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Thursday, 20 September 2012

I woke up

I was with Jack for the day in London. At some large capital hotel off Piccadilly, my stepfather in a tweed suit with waistcoat, checked us in. Our room wasn’t ready so our luggage, which included my folding bicycle was taken by a porter to a smaller single room in another part of the hotel. Jack and I strolled off down a street full of shops until we came to the best pipe shop in the world.
The place was enormous; brightly lit; full of glass counters and brass fitted display stands teeming with a diversity of racked pipes and pipe smoking equipment. Jack was talking to one of the staff, a friendly old man, who seemed to know him when I remembered I’d left something I needed in my luggage. Jack looked a little resigned.
“Do you really need it?”
He handed me the key to the little room where our bags had been taken – a number with an ‘A’ suffix. I walked back to the hotel and found the room. As I was checking through the luggage there to pick up what I wanted someone else arrived to occupy the room – a man carrying fencing gear in two large shoulder bags like those used for a cello. I thought I recognised him as someone successful in the sport. I said I’d move our luggage into the corridor with a mind to take it to our booked room, but having done this with half the luggage I realised I hadn’t got the key.
I worked my way down a series of passages and broad stairways to the reception where, in a hurry now, I asked for our key over the shoulder of someone checking in, apologising for butting in. It was swiftly handed to me. Our room was now ready.
Returning to the other room I got lost.
I might have gone to the wrong floor, or else I'd come into the wrong part of the same floor which had passages that seemed to run parallel with other passages. At last, through a small connecting door beneath a tall sunlit classical atrium, I got onto the right corridor, narrower and dimmer, and found the room. The luggage I’d left outside had been moved.
The guest in there said a staff member had taken it to a holding place in the grounds of the hotel. I moved the rest of our luggage including my folded bicycle – we seemed to have so much stuff – into the corridor and started carrying part of it down to where I thought the other luggage had been temporarily stored outside. I thought it best to have it in one place - together.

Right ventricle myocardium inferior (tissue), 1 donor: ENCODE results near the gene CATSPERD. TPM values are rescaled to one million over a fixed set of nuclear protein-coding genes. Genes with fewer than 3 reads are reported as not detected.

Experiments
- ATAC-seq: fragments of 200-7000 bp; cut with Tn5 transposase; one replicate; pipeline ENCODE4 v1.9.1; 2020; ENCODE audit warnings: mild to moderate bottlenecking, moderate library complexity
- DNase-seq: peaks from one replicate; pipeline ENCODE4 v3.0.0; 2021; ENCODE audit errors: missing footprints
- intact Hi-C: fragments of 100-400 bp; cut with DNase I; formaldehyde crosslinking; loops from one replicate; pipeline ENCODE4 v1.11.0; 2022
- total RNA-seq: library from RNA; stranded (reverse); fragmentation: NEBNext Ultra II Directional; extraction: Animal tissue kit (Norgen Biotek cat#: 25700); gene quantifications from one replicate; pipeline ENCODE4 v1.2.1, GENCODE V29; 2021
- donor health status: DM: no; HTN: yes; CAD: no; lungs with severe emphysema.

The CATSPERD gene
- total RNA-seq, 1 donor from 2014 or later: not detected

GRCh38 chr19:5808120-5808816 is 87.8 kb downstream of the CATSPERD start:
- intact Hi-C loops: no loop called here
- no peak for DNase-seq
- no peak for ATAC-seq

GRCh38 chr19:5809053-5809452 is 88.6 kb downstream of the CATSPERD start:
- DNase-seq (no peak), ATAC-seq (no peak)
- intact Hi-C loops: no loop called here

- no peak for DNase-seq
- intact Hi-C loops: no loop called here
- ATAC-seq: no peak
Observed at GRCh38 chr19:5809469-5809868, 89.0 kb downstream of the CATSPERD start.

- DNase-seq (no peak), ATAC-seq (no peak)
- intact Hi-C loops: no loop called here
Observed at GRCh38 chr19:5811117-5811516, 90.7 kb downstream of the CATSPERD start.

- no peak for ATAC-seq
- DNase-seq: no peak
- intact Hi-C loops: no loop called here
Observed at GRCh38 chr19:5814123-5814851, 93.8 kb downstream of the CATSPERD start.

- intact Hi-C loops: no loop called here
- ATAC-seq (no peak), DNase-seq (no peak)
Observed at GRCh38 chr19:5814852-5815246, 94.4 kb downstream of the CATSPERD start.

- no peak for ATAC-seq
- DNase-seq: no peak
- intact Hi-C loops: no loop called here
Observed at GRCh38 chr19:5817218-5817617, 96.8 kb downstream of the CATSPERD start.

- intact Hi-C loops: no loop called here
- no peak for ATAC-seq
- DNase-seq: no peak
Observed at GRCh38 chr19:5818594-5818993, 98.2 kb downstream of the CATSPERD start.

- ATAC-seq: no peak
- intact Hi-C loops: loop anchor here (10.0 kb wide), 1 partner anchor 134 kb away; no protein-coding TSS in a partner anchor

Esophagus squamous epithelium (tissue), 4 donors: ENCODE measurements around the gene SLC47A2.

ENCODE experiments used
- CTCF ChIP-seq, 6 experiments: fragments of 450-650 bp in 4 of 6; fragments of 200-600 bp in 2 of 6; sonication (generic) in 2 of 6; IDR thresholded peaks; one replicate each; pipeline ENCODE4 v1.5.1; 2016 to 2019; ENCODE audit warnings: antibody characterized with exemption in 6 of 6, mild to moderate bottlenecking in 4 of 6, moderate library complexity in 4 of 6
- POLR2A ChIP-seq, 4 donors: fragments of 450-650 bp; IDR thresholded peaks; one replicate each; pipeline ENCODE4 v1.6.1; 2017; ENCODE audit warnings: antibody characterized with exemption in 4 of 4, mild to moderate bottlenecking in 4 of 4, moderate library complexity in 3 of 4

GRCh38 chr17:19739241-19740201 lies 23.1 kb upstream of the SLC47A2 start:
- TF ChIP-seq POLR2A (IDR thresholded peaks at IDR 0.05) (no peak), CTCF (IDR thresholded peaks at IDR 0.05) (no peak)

I spied a pile of baggage lined up on an area of uncut grass amid the wide lawns at the back of the hotel, down a grassy tufted slope. When I got there I couldn’t see our bags anywhere. I guessed they must already have been taken to our room and started back into the hotel intending to collect the remaining luggage from the small room but found myself in friendly conversation with a woman who worked in the hotel and seemed to know me and Jack. I was more and more anxious about the time but still chatted out of politeness. then dragging myself apologetically away, I wandered over the rough lawn back into a labyrinth of passages unable to find my way, eventually realising I was in the wrong building of this towering hotel - a part matching the exterior and interior of the other building but with all room numbers having the suffix ‘B’. I was getting more and more disoriented and disconsolate; our luggage more and more dispersed, even lost. I was imagining Jack waiting and waiting at the pipe shop, but I was determined to recover the situation and so carried on the fruitless search even as I guessed it was almost certainly futile, hauling one hefty case along brightly lit deep carpeted corridors lined with mirrors up and down broad stairways, taking lifts in soundless elevators, retracing my steps in search of the rest of the baggage and one or another of the rooms where it might have been left or was supposed to have been taken, when distraught and frustrated, I woke up.
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There are things on my mind -  my mother in Scotland; phone conversations with UK and my sister in NY; excitements arising from the progress of this three year project to re-introduce my stepfather’s films made in the 60s, 70s and 80s about countrylife; the maze surrounding rights and royalties; the continuing news of the long torment of the crisis in Greece as it effects not only the dream of European Union, the wider population of this beloved country but friends and neighbours; with further news of local burglaries in a haven where keys could be left in doors and ‘wallets left on walls’. Such large matters make the contingency of detail occasion for unnecessary rebukes, sharp retorts and disproportionate gloom at a tap that drips.
The ascent to Sokraki above Ano Korakiana

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Simon Baddeley